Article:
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Experience KUKA chocolate robots live at Zotter

At the Zotter chocolate factory in Austria, visitors can watch the KUKA robots at work from up to close.

The world's first chocolate and praline robot from KUKA is located at Zotter in Riegersburg 

The theme park at the Zotter chocolate factory of Managing Director Josef Zotter receives more than 270,000 visitors per year. Since March 2019, this world of chocolate in the Austrian village of Bergl near Riegersburg has had a new attraction: the world’s first chocolate and praline robot from the company KUKA has been delighting young and old and serving the guests with chocolates and pralines entirely to their taste. “The main thing for us was the fun factor”, says Zotter. “We wanted to let everyone experience the latest in robotics.“ But, since 2017, two KUKA robots have also been at work behind the scenes in production, where they turn chocolate into pralines or bars and handle the temperature-sensitive raw mass with the utmost precision.


Robot at work. 

Several robots in use

Managing Director Josef Zotter does not want to shut out the future, but to move with the times: “Sometimes you have to think laterally to come up with innovations.” That is how the idea arose of incorporating the world’s first chocolate robots into the factory. As an experienced automation specialist, KUKA was able to meet Zotter’s requirements. “We chose KUKA as partner because we share a drive towards innovations”, says Zotter. In the production area, two KR Agilus model KUKA robots pour the liquid chocolate into the appropriate mould, while in the visitors’ aisle a third KR Agilus provides the guests with finished chocolate products. The chocolate lovers can use a touch panel to choose their favourites from the different pralines and bars.

KR Agilus CR in the visitor aisle at Zotter in Riegersburg 

Traditional craftsmanship blended with the latest in robotics

From saffron and pistachios to pink coconut and gummi fish: the Zotter chocolate factory founded in 1987 now has more than 500 chocolate varieties in its range, a site in Shanghai and another in the USA, and employs more than 200 personnel: among these, there are now three KUKA robots. In the production area in the Austrian village of Bergl, two of the robots see to the processing of the liquid chocolate. KR Agilus model KUKA robots are used here. Why? They have been specially developed for precise and extremely accurate working processes in the low load range. These are precisely the characteristics needed for dealing with chocolate. The aim was to blend traditional craftsmanship with the latest in robotics. The special challenge was the handling of the sensitive raw mass, which reacts sensitively to any fluctuations in temperature. The compact robot KR Agilus masters this task perfectly.

For Zotter it was not primarily about increasing the efficiency of the production line, but about innovation and enthusiasm for the possibilities offered by modern technology.

Reinhard Nagler, Country Manager Austria
Use in production 

The robot's tasks in production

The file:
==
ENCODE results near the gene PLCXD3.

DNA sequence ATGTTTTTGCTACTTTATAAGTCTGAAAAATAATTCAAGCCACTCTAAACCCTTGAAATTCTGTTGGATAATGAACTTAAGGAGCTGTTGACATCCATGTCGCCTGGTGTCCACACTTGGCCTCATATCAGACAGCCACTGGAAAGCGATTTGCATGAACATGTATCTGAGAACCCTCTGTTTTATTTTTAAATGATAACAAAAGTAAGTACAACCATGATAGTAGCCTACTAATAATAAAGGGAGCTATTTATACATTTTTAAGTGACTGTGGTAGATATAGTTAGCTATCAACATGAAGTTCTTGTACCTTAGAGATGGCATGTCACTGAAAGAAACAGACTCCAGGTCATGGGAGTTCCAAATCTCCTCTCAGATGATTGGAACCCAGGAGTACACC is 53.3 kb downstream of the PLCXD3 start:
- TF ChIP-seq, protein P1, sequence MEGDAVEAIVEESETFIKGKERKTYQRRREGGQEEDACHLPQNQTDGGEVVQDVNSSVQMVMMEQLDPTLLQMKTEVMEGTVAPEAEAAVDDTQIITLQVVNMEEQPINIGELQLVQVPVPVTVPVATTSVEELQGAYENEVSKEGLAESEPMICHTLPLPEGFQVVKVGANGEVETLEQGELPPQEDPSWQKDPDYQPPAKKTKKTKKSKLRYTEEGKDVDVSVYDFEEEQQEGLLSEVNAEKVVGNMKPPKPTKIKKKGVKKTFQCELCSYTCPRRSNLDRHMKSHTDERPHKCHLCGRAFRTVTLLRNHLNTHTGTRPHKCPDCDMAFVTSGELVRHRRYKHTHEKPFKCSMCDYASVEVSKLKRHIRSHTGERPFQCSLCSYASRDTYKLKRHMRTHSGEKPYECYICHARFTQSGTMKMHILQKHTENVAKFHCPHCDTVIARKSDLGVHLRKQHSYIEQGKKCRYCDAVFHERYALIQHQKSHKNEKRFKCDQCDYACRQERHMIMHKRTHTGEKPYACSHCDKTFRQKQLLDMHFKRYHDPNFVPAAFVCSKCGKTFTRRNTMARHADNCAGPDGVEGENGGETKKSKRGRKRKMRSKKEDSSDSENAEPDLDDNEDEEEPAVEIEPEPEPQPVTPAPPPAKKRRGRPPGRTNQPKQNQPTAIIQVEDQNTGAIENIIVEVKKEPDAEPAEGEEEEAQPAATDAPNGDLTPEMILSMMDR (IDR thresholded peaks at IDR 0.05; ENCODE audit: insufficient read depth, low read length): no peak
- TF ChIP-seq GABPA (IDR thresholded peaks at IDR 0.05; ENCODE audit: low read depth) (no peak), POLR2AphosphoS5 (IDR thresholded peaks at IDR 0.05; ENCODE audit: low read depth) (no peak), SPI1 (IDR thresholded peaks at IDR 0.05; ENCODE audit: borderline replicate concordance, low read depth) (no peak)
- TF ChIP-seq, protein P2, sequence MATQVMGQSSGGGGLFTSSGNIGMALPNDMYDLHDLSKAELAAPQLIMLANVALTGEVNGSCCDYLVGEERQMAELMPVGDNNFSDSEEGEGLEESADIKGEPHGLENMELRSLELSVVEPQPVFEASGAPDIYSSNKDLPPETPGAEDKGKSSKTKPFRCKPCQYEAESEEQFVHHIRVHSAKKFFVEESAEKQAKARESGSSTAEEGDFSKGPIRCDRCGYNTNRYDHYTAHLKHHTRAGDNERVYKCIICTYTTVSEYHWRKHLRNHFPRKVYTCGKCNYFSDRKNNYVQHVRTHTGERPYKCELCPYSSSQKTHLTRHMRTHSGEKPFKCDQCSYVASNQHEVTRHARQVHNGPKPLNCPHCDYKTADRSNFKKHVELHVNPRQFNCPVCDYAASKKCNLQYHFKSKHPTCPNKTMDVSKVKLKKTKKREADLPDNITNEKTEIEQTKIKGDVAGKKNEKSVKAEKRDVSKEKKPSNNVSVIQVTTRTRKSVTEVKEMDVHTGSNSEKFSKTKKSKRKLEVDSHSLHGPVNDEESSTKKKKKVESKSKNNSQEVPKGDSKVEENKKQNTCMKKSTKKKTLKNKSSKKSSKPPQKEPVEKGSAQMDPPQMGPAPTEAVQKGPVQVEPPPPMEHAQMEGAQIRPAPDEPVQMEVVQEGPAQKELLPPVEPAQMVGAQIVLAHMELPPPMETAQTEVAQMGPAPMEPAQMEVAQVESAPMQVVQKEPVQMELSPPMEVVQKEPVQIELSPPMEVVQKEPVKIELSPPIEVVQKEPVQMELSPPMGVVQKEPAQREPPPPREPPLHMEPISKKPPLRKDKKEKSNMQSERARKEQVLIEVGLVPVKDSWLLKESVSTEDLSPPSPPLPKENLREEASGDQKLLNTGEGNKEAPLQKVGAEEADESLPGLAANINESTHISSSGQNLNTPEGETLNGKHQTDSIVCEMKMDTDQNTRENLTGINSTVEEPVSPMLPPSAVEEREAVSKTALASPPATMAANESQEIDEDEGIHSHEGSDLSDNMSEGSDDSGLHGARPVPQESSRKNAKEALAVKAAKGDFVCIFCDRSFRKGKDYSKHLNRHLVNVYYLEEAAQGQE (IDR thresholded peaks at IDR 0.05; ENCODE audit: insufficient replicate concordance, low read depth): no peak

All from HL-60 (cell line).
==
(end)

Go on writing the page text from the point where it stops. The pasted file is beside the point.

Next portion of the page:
The robot grips the appropriate mould, goes to the caster and fills it with liquid chocolate. It then swings the mould with the utmost precision, so that the chocolate is evenly distributed within it, and then places it in the refrigerator. The second robot takes over here. It collects the ready-cooled goods from the refrigerator and places them on the output conveyor. The third robot in the Zotter team sees to the guests’ refreshment in the visitors’ aisle. Here they can choose their favourite pralines via a touch panel. The robot grips these using a suction cup, provides a little entertainment with small rhythmic movements, and then serves the praline through an outlet.

Zotter chocolate factury in Austria 
In Riegersburg the KR Agilus serves Zotter chocolate 

KUKA creates flexibility in future chocolate production 

Josef Zotter will continue to use traditional handiwork in future, but would like to broaden his possibilities by using KUKA robots. His motivation for this step was not a wish to strive for more efficiency or to reduce the workforce – on the contrary: since the robots were brought on board, Zotter has even recruited new employees. The decision to include the robots was instead due to their precision, which cannot be achieved by hand. “The KR Agilus can work accurately in the hundredth of a millimetre range”, says KUKA Country Manager Nagler. “The quality also remains consistently high even after the 100,000th praline.” Another advantage is flexibility. Several varieties can be produced within a very short space of time. And Zotter is thinking ahead. In the future he would like to produce completely individualised chocolate – entirely in keeping with Industry 4.0. On the basis of collected customer data, pralines will then be created which take into account individual customer wishes: this will include intolerances such as fructose intolerances or other allergies. “This scenario is still a long way off”, says Nagler. “But with advancing technology it will be achievable in a few years.”

Insight into the Zotter chocolate factury in Austria

The world's first praline and chocolate robot is located in Riegersburg

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